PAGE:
It was difficult for Claremont officials to paper over the bad news at last week's State of the City luncheon. The event, hosted by Claremont Chamber of Commerce, was by all accounts well-attended, and all five councilmembers took shots at finding silver linings in Claremont's fiscal state.
Mostly, they had to point to projects already under way or recently completed, from mundane things like road resurfacing to grander projects like the Padua Ave. Park or the College Ave. affordable housing development (thanks, Sam Pedroza, for that bit of sunshine).
The council was wise to tout its public works now. With the City already facing a $2 million budget shortfall for Fiscal Year 2009-10 because of falling sales tax revenues and the state poised to borrow more local funds to balance its books, it may be a while before the Council can spend as freely as they've become accustomed to. The Claremont Courier quoted Councilmember Peter Yao (right), who acknowledged the City's budgetary realities:
“Despite the best efforts of the city council and staff earlier this year to balance the budge, the economies of California and Claremont have continued to deteriorate,” Mr. Yao explained. “Due to further reductions in local revenues and the turbulent environment of the state legislature, the city is facing an addition shortfall of $2 million.”
The Courier also noted that the City will hold a special budget workshop this Saturday from 9am to 1pm in the council chambers at 225 W. 2nd St. in the Claremont Village. Now that the state has a budget deal semi-worked out, the City can make some projections about the size of the hit it's going to take.
From what we've picked up on our Twitter wire, it ain't pretty, folks. Thanks to the state's borrowing of funds owed to local governments, that extra $2 million shortfall Councilmember Yao alluded to may grow considerably. And that has to be added to the pre-existing $2 million 2009-10 deficit, as well as the additional (as yet undisclosed) amount the City will have to pay CalPERS for its underfunded employee pension account (CalPERS reported a 23.4% loss in its investment portfolio for FY 2008-09.)
As a result, at Saturday's budget meeting you may hear talk of staff and service cuts for the first time. You hate to see anyone lose their jobs, and the City is quite understandably pinning much of the blame on Sacramento's inability to manage their own finances without stealing from local governments.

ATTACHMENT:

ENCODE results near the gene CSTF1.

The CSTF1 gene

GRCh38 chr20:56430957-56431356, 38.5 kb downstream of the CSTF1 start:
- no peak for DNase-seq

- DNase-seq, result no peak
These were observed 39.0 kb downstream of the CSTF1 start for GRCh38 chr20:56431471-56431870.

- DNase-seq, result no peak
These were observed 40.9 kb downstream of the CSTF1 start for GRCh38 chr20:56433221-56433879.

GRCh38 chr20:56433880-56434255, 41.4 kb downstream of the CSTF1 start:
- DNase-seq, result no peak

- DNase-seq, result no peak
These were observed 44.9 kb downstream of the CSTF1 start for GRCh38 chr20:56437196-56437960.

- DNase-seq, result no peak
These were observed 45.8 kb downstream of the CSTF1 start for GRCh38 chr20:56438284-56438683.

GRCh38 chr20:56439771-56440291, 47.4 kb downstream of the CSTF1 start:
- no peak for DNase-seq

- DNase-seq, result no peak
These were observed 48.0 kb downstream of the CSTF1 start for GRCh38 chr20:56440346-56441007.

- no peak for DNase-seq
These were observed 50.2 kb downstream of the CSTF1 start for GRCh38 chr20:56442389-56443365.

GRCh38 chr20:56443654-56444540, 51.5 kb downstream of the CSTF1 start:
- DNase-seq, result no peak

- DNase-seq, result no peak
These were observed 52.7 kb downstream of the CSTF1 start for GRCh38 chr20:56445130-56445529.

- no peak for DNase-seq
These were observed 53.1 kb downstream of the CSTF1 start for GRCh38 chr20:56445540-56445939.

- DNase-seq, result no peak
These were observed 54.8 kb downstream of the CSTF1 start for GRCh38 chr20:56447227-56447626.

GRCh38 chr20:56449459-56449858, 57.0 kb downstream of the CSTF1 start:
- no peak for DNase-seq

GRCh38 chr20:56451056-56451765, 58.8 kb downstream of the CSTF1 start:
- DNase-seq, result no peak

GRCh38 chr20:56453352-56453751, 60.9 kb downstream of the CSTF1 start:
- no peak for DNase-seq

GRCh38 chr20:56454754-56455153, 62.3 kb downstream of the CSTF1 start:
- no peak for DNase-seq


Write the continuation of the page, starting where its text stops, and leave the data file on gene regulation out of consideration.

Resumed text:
However, Claremont and many other cities and counties bear a certain share of the blame for their own budget problems because of thoughtless spending on things like costly and unnecessary projects (insert Claremont Trolley photo here) and overly lavish employee pensions and benefits in good times. Claremont has also never been shy about feeding at the state grant trough for any number of projects, and, in doing so, it made its own small contribution to Sacramento's current fiscal state of affairs.
Like everyone else, Claremont is having to rediscover the idea of limited resources and deferred gratification. Rather than pointing the finger at the state government, the City ought to take a good, long, honest look in the mirror and figure out what lessons it can take from the present situation. Some city employees and the services they provide may end up suffering because of this mess, and it's a shame that Claremont set itself up for fiscal failure by making revenue projections that didn't take into account the possibility of a recession as severe as the present one.
The good times never go on uninterrupted, but Claremont's movers and shakers have consistently refused to acknowledged this rather obvious fact of financial life. Sustainability, Claremont's favorite buzzword, begins with fiscal sustainability, and the City risk management strategy failed in the most basic way - by neglecting to hope for the best while planning for the worst contingency.